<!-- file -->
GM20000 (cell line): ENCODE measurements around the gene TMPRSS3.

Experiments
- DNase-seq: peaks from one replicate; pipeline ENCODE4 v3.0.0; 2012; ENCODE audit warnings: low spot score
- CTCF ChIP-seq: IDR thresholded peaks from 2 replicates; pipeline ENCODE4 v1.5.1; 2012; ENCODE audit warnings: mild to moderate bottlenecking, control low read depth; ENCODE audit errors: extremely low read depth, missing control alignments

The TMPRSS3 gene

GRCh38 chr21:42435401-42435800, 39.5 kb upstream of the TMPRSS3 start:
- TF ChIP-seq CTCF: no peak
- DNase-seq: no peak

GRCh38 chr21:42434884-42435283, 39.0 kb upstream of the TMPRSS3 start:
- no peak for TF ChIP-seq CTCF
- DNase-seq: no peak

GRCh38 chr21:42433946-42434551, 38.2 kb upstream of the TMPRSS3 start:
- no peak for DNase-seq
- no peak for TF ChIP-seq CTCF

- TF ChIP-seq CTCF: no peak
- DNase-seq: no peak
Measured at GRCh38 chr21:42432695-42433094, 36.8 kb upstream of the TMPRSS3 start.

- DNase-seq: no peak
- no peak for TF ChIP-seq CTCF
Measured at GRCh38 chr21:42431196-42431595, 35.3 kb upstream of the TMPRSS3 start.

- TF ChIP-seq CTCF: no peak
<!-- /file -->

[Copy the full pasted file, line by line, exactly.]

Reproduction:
GM20000 (cell line): ENCODE measurements around the gene TMPRSS3.

Experiments
- DNase-seq: peaks from one replicate; pipeline ENCODE4 v3.0.0; 2012; ENCODE audit warnings: low spot score
- CTCF ChIP-seq: IDR thresholded peaks from 2 replicates; pipeline ENCODE4 v1.5.1; 2012; ENCODE audit warnings: mild to moderate bottlenecking, control low read depth; ENCODE audit errors: extremely low read depth, missing control alignments

The TMPRSS3 gene

GRCh38 chr21:42435401-42435800, 39.5 kb upstream of the TMPRSS3 start:
- TF ChIP-seq CTCF: no peak
- DNase-seq: no peak

GRCh38 chr21:42434884-42435283, 39.0 kb upstream of the TMPRSS3 start:
- no peak for TF ChIP-seq CTCF
- DNase-seq: no peak

GRCh38 chr21:42433946-42434551, 38.2 kb upstream of the TMPRSS3 start:
- no peak for DNase-seq
- no peak for TF ChIP-seq CTCF

- TF ChIP-seq CTCF: no peak
- DNase-seq: no peak
Measured at GRCh38 chr21:42432695-42433094, 36.8 kb upstream of the TMPRSS3 start.

- DNase-seq: no peak
- no peak for TF ChIP-seq CTCF
Measured at GRCh38 chr21:42431196-42431595, 35.3 kb upstream of the TMPRSS3 start.

- TF ChIP-seq CTCF: no peak